Liver-related complications and metabolic comorbidities during long-term follow-up of patients with Non-Alcoholic Fatty Liver Disease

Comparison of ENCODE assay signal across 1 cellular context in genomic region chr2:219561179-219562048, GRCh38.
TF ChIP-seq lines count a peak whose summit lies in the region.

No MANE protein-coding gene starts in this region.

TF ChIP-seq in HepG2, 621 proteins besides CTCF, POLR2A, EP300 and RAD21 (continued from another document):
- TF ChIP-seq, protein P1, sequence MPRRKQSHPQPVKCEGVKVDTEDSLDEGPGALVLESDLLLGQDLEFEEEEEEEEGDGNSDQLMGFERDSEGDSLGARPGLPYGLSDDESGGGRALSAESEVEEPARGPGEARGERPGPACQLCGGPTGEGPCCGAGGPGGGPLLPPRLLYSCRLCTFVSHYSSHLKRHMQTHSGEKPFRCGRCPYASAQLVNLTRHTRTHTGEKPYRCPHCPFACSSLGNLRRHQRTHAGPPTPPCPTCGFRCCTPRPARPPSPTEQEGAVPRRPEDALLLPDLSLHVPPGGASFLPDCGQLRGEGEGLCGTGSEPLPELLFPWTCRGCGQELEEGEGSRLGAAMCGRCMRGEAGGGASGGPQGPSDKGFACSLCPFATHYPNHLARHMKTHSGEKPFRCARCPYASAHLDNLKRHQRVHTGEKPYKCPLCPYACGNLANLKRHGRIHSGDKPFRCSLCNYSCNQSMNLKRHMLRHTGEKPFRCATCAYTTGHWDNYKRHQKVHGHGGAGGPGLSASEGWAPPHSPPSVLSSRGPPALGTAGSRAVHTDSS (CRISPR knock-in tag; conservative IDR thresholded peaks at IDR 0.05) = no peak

Abstract: Background: Non-alcoholic fatty liver disease (NAFLD) is highly associated with the metabolic syndrome, and due to increasing prevalence of for example obesity it is now the most common liver disease in the world. A minority progress to advanced fibrosis/cirrhosis, which is associated with increased mortality, but it is not entirely clear which patients who have an increased risk of fibrosis. General aim:To describe the long-term clinical development and prognosis of biopsy-proven NAFLD, focusing on liver-related morbidity, metabolic comorbidities and mortality. Methods: In Paper 1, patients with long-term insulin resistance, a risk factor for developing NAFLD, were invited to assessment of liver function tests and if elevated patients were further examined for a diagnosis of NAFLD. In Paper 2-4, all patients with biopsy-proven NAFLD in Malmö, Sweden 1978-2006 were identified, and further assessed with an extensive review of patients’ medical files regarding long-term risk of cirrhosis development, liver-related events, metabolic comorbidities, chronic kidney disease and mortality, and the use of non-invasive fibrosis scoring system in early indentification of these risk patients. Follow-up time in all four papers were between 17-27 years. Results: Only 15% (n=25) of patients with long-term insulin resistance in Paper 1 had elevated liver function tests at long-term follow-up, and of these only 23.8% had NAFLD diagnosed with imaging. Patients with NAFLD had significantly higher prevalence of the metabolic syndrome and progressive insulin resistance (type 2 diabetes mellitus (T2DM) or impaired fasting glucose). Of all patients with biopsy-proven NAFLD included in Paper 2-4 survival was significantly lower than a reference population. The prevalence of cirrhosis at follow-up was 17%, and 13.8% developed liver-related events. Hepatocellular cancer (HCC) was diagnosed in nearly 6% of patients. The most common metabolic comorbidity at follow-up was hypertension in 66% af patients, and T2DM in 53%. NAFLD patients with advanced fibrosis (stage 3-4) had significantly higher prevalence of T2DM. Chronic kidney disease (CKD) was prevalent in 12.5% at inclusion, but only significantly higher in the highest age group (> 55 years). At follow-up 37.5% had developed CKD, however not significantly different to the reference group. NAFLD patients with long-term CKD had significantly higher mortality, which was explained by an increased prevalence of metabolic comorbidities including T2DM, not CKD per se. When calculating simple non-invasive fibrosis scoring systems (inclucing NAFLD fibrosis score and FIB-4 index) from the time of biopsy, these could with acceptable accuracy identify NAFLD patients with an increased risk of overall mortality, future liver-related events, T2DM, cardiovascular disease and CKD. Conclusions: NAFLD development in patients with long-term insulin resistance is associated with a progress of metabolic comorbidities. Of all patients with biopsy-proven NAFLD 17% developed cirrhosis and 6 % HCC at long-term follow-up. Overall mortality is significantly higher in NAFLD than in a reference population. Long-term CKD in NAFLD is associated with increased overall mortality, which is explained by metabolic comorbidities. Simple non-invasive fibrosis scoring systems can be used for early identification of NAFLD patients with increased risk of future liver-related events and overall mortality, but also of future metabolic comorbidities and CKD.
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